More about scar trope
The scar trope is a result of major character damage; storytellers love damage. Why? It powers conflict. In Slow Horses, characters are aware of their scars. Yet, they have a blind spot about how much the scars have impacted them emotionally. They think they have healed, but as the audience, we know it’s still their weakness.

To talk about the scar trope and Slow Horses, let me bring you up to speed on the series’ first book. Consider this a spoiler alert.

Slow Horses synopsis
River Cartwright, a promising MI5 agent, is banished to Slough House after his test mission goes awry. Cartwright’s former best friend sabotaged him at the direction of their boss and second-in-command at MI5, Diana Taverner. Slough House is where disgraced spies who can’t be fired work; it’s a dilapidated building filled with meaningless busywork led by former Cold War master spy handler and all-around tyrant Jackson Lamb.

Concurrently, a UK college student citizen is mistaken for a terrorist and kidnapped by a far-right UK terrorist group. Jackson Lamb’s team tries to rescue the victim and escape being blamed when the MI5 agent embedded in the terrorist group is killed. Dirty politics within the UK government and even MI5 are at risk of exposure. Lamb’s team saves the student, but a terrorist linked back to MI5 is killed.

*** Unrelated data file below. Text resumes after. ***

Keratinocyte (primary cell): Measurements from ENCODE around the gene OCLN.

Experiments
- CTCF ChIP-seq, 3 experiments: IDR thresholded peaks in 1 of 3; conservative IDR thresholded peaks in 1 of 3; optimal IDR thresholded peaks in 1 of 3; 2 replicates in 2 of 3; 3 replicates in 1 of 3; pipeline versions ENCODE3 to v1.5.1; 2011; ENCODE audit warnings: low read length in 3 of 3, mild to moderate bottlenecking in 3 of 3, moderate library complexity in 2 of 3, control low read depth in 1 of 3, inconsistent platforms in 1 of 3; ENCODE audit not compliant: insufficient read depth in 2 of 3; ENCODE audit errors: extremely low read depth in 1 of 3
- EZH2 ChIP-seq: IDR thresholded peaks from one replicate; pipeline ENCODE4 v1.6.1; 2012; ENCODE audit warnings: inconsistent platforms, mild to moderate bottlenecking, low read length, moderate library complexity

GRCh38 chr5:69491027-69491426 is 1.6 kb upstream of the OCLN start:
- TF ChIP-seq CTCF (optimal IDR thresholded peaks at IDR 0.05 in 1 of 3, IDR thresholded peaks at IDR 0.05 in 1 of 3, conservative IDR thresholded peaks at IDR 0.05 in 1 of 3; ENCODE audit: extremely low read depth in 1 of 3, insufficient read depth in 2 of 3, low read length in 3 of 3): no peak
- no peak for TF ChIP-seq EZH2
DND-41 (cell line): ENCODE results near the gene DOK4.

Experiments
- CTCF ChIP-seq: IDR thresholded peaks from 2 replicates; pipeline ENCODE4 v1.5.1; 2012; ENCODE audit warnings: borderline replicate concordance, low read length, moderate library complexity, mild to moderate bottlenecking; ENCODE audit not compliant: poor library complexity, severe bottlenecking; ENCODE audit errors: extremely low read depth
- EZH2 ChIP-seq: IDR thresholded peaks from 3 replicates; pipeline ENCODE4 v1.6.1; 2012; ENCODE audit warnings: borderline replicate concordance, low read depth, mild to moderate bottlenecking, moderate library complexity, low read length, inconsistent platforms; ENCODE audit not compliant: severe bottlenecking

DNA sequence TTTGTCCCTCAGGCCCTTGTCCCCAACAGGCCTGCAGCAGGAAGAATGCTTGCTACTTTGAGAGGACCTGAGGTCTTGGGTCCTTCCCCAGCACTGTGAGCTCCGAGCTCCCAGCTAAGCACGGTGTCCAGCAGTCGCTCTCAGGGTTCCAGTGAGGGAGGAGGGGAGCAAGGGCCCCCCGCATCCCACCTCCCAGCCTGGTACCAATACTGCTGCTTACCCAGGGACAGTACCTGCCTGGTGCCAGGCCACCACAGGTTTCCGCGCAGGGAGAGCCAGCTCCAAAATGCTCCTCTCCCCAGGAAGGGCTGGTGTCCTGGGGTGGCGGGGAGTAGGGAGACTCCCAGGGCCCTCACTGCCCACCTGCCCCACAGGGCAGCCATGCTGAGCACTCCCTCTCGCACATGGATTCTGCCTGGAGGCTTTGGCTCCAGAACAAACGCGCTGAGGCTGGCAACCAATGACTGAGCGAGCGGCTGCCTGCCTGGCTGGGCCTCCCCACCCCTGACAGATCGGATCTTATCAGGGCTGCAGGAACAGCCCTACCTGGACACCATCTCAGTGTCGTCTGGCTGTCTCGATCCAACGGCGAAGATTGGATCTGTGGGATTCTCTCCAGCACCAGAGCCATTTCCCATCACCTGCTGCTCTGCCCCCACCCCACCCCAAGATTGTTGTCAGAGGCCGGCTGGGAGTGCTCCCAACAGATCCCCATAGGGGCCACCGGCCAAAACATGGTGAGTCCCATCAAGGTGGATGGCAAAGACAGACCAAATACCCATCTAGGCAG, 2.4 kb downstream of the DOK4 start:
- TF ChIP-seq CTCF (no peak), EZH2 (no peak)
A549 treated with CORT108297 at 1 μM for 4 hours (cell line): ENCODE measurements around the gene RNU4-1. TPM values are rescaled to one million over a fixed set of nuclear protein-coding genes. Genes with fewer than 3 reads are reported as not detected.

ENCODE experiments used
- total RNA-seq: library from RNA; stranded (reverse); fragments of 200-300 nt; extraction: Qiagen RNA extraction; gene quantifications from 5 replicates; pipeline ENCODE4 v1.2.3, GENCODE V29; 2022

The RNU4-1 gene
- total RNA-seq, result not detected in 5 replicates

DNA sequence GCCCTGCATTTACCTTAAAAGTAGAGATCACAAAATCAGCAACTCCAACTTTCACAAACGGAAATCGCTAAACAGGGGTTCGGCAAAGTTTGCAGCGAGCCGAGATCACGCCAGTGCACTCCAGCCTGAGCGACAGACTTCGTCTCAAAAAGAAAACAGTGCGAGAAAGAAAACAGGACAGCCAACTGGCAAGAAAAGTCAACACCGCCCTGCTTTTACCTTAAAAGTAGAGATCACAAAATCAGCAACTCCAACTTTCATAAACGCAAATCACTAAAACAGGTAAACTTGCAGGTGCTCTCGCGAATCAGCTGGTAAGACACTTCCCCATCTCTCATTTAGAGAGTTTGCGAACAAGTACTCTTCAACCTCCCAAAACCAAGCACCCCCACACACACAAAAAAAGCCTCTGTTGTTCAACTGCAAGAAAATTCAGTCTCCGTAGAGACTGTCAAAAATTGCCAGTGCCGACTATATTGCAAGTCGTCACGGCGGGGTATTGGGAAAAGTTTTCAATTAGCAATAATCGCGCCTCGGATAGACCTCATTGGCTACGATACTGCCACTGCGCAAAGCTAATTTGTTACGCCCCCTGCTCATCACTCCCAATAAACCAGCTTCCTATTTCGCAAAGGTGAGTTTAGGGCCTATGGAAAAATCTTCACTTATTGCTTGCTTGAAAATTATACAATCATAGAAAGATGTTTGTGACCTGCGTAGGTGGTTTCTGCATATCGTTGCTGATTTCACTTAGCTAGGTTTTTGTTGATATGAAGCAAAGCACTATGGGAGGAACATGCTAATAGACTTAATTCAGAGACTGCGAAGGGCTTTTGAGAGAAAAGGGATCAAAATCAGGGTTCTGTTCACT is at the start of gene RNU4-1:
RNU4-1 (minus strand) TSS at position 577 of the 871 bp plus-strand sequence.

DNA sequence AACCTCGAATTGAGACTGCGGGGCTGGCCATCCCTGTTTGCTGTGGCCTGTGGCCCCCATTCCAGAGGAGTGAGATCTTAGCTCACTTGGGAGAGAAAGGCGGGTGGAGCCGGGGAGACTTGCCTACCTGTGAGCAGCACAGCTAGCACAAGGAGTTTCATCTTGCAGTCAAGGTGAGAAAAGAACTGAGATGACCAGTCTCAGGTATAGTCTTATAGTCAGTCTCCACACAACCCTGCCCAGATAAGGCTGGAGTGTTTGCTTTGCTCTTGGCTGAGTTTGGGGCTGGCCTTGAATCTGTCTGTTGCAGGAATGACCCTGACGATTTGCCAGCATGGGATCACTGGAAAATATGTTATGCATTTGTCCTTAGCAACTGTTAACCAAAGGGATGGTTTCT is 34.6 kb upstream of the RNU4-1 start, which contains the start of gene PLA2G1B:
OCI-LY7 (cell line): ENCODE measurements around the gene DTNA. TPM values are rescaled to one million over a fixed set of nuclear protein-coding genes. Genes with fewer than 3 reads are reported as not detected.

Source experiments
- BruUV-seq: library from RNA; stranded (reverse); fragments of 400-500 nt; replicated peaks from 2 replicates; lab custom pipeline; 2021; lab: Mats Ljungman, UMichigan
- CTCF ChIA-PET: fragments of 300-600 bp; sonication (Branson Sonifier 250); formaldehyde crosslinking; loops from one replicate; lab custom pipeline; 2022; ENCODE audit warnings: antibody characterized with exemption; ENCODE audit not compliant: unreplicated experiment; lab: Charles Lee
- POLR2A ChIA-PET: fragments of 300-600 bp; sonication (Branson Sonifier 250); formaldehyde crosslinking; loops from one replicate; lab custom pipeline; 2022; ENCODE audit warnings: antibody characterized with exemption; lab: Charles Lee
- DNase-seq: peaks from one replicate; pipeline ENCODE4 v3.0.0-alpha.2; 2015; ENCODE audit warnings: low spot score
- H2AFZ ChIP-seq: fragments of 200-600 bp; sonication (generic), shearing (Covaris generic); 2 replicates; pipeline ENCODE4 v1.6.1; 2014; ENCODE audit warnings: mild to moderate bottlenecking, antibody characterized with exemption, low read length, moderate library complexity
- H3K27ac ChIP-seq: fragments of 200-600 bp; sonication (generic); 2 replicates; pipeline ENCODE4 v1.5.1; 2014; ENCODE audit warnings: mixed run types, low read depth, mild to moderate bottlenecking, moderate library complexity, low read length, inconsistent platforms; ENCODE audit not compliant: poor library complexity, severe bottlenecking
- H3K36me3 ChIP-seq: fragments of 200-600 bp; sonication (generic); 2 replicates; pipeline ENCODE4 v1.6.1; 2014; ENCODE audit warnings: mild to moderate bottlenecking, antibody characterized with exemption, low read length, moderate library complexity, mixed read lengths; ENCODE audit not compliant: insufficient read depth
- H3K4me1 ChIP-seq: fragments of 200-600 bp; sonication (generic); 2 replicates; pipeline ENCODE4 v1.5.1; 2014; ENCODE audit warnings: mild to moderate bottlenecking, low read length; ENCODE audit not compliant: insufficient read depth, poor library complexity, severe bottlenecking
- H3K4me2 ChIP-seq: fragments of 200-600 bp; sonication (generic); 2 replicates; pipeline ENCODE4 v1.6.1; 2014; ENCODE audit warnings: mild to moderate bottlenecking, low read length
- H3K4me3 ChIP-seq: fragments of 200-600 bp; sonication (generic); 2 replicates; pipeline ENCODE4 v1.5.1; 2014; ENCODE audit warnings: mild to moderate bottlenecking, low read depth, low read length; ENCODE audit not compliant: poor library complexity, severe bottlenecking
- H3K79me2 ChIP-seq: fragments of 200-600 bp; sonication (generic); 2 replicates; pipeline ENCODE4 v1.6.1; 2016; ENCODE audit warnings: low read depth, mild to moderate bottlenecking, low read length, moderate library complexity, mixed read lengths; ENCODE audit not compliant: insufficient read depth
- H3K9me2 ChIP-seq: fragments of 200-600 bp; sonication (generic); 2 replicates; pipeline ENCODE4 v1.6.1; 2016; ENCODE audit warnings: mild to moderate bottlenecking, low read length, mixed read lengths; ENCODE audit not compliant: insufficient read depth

Slow Horses tropes

  • Antagonist
  • Across the tracks
  • Best friend
  • The bet
  • Boss
  • The con
  • Fake relationship
  • Family
  • Hidden identity
  • Loner
  • Misdirection
  • Mistaken identity
  • Politics
  • Profession
  • Scar
  • Secrets
  • Redemption
  • Ticking time bomb
  • Tortured hero
  • Violence
  • Warrior

Now that we know the general conflict that drives the Slow Horses plot and understand the many tropes in play, let’s look at how the scar trope is specifically used. Herron has embedded the scar trope into every character, but he has individualized the trope for each character:

  • Jackson Lamb’s scar is that he was forced to kill his traitorous boss and friend.
  • River Cartwright’s scar is that he lost his place in MI5 because he discovered a secret about his boss.
  • Diana Taverner’s scar is that she has been passed over for promotion to the job she really wants (First Desk at MI5) because of politics.
  • Catherine Standish’s scar is that she mourns the loss of her dead boss (whom Lamb killed, but she doesn’t know that) while being unaware the boss was setting her up in case his cover as a traitor was blown.